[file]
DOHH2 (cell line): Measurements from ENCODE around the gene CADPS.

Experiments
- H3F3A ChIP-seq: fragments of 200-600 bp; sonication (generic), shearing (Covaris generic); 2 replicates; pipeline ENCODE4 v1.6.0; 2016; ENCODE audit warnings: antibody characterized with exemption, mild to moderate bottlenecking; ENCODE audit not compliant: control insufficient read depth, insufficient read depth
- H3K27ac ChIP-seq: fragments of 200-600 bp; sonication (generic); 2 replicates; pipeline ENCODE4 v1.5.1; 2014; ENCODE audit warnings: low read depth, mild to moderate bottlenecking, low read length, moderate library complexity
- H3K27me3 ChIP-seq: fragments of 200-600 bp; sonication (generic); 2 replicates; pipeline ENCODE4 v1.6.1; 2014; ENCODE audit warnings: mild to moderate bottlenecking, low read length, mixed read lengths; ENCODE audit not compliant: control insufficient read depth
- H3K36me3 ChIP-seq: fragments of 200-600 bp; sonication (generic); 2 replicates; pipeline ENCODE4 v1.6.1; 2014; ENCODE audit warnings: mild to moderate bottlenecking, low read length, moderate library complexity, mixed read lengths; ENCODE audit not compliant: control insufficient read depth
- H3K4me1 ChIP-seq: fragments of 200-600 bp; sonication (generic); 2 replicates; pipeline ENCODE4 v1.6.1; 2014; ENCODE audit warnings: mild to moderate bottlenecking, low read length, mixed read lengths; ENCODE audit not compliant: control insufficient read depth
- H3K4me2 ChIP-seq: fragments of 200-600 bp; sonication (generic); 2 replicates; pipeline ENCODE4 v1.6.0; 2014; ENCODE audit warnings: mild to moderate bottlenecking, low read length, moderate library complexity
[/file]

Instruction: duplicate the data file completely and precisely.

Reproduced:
DOHH2 (cell line): Measurements from ENCODE around the gene CADPS.

Experiments
- H3F3A ChIP-seq: fragments of 200-600 bp; sonication (generic), shearing (Covaris generic); 2 replicates; pipeline ENCODE4 v1.6.0; 2016; ENCODE audit warnings: antibody characterized with exemption, mild to moderate bottlenecking; ENCODE audit not compliant: control insufficient read depth, insufficient read depth
- H3K27ac ChIP-seq: fragments of 200-600 bp; sonication (generic); 2 replicates; pipeline ENCODE4 v1.5.1; 2014; ENCODE audit warnings: low read depth, mild to moderate bottlenecking, low read length, moderate library complexity
- H3K27me3 ChIP-seq: fragments of 200-600 bp; sonication (generic); 2 replicates; pipeline ENCODE4 v1.6.1; 2014; ENCODE audit warnings: mild to moderate bottlenecking, low read length, mixed read lengths; ENCODE audit not compliant: control insufficient read depth
- H3K36me3 ChIP-seq: fragments of 200-600 bp; sonication (generic); 2 replicates; pipeline ENCODE4 v1.6.1; 2014; ENCODE audit warnings: mild to moderate bottlenecking, low read length, moderate library complexity, mixed read lengths; ENCODE audit not compliant: control insufficient read depth
- H3K4me1 ChIP-seq: fragments of 200-600 bp; sonication (generic); 2 replicates; pipeline ENCODE4 v1.6.1; 2014; ENCODE audit warnings: mild to moderate bottlenecking, low read length, mixed read lengths; ENCODE audit not compliant: control insufficient read depth
- H3K4me2 ChIP-seq: fragments of 200-600 bp; sonication (generic); 2 replicates; pipeline ENCODE4 v1.6.0; 2014; ENCODE audit warnings: mild to moderate bottlenecking, low read length, moderate library complexity